By Anthony Cocks
He may not move as well as he used to, his speed might have diminished and his troublesome right knee may be held together by a brace, but veteran gloveman Sam “King” Soliman 45-14-1 (19) had enough left in the tank at 44 years of age to hold off a late charge from Wes “The Captivator” Capper 19-2-1 (12) to salvage a majority draw in a fight for the vacant IBF International middleweight title at the Melbourne Pavilion in Flemington, Australia on Saturday night.
If there is one thing that the former IBF middleweight champion hasn’t lost it’s his awkward, slippery and unorthodox approach to the sweet science.
Soliman is a well-known commodity both locally and abroad. The proud Melbournian has defied boxing convention to develop a large following despite the lack of a knockout punch, largely off the back of his engaging personality and willingness to make himself accessible to his fans across his 21-year professional career.
Capper meanwhile was largely unknown to the Melbourne audience before Saturday night. The heavily tattooed 29-year-old has fought almost half of his pro fights abroad and all bar one of his local fights have taken place on the west coast of Australia in his hometown of Perth. Melbourne fight fans were keen to get a good look at the well-travelled kid.
Capper entered the ring wearing red trunks, a propeller cap, multi-coloured shoes and pink flamingo socks. It has been said that he doesn’t own a mirror at home and suggested he gets dressed in the dark. But Australia’s clown prince of boxing wasn’t joking around when the first bell rang.
Fighting in front of a capacity crowd that included Roy Jones Jr as guest, Soliman juked and jived his way to an early lead as Capper tried to time him with the jab and read the veteran’s unique movements. In the second round Soliman caught the off-balance Capper with a shot that caused him touch his glove on the canvas to score a flash knockdown.
More embarrassed than hurt, Capper said through gritted mouthguard “Good shot, Sam” when he got to his feet and the action resumed.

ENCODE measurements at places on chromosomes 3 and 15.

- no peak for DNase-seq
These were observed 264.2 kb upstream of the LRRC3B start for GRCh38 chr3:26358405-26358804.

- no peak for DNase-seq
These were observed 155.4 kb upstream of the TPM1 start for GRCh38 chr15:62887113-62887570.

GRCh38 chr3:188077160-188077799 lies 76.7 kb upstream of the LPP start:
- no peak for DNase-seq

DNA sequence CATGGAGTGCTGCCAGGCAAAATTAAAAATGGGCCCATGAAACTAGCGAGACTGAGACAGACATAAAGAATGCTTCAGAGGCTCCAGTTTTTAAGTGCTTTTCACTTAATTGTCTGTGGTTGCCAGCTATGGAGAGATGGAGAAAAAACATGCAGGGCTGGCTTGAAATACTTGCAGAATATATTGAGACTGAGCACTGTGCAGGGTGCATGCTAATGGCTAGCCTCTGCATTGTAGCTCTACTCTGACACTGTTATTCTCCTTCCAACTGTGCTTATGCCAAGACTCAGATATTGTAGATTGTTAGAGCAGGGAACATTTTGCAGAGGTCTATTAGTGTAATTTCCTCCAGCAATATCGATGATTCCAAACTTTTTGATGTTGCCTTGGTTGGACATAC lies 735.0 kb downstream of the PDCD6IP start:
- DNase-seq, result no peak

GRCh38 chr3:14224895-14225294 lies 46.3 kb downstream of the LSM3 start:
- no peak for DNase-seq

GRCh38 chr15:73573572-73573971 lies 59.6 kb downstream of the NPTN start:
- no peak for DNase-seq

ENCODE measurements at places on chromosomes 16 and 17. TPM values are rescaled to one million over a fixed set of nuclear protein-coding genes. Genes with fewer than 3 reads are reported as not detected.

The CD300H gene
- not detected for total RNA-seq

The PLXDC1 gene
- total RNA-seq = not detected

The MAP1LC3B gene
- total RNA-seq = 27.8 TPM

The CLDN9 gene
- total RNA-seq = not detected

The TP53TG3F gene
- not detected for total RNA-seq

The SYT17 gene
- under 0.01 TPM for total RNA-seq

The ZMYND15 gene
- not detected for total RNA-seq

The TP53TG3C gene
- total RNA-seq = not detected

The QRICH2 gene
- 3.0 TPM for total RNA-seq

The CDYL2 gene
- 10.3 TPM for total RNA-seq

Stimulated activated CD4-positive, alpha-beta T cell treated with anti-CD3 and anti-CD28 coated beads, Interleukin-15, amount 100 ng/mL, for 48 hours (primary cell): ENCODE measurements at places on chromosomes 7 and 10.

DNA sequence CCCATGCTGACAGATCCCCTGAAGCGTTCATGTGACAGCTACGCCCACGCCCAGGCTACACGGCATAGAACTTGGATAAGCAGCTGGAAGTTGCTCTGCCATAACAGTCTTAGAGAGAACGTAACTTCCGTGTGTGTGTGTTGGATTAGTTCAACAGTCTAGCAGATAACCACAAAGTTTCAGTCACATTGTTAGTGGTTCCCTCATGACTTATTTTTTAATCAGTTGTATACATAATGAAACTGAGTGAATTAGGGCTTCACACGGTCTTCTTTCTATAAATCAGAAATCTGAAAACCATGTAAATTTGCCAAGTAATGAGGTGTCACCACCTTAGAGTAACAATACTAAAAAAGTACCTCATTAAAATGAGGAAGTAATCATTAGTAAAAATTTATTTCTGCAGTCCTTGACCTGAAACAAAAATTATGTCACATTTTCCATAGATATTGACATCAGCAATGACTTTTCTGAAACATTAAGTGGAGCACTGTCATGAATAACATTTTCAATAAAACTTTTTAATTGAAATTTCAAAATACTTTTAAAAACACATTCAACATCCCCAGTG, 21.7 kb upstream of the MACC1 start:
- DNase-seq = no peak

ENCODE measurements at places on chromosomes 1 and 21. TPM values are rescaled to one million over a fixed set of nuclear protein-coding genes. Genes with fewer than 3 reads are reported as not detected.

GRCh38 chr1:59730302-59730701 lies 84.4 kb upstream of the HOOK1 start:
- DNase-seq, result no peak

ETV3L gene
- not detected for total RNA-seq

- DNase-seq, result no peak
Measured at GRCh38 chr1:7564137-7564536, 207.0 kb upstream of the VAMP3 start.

As Capper was trying to figure out his tricky opponent Soliman would box and move from the outside, swarm on the inside and clinch. Late in the third a hard right hand from Soliman caught Capper square between the eyes as he moved in to attack.
Soliman, who started his combat sports career as a kickboxer half a lifetime ago, was at his elusive best in the early going, using foot and hands feints to frustrate his younger opponent.
Midway through the fourth round Capper was caught by a headclash during a messy inside exchange that opened up a cut above the inside corner of his left eye. Claret dripped into his eye and trickled down the side of his nose. For the rest of the fight his cornerman and manager Anto Connolly did an expert job to stem the bleeding.
The blood didn’t appear to bother Capper. If anything it seemed to spur him on.
Capper started to have some success by the middle rounds. His jab was a particularly effective weapon, especially when he doubled or tripled it, opening the door for the hard right hands that followed. A triple jab from Capper in the seventh round proved an effective way to break Soliman’s funky rhythm.
Capper kept increasing the pressure as the rounds progressed and with each passing punch, he appeared to be coming closer and closer to unravelling the King Soliman riddle. At the end of the ninth round Capper closed with a snappy left hook, his best punch of the fight.
A renowned fitness freak, Soliman’s athleticism and commitment to conditioning allowed him to soak up the harder shots from Capper that snuck through one or two at a time and rally back with his own lighter, cuffing shots.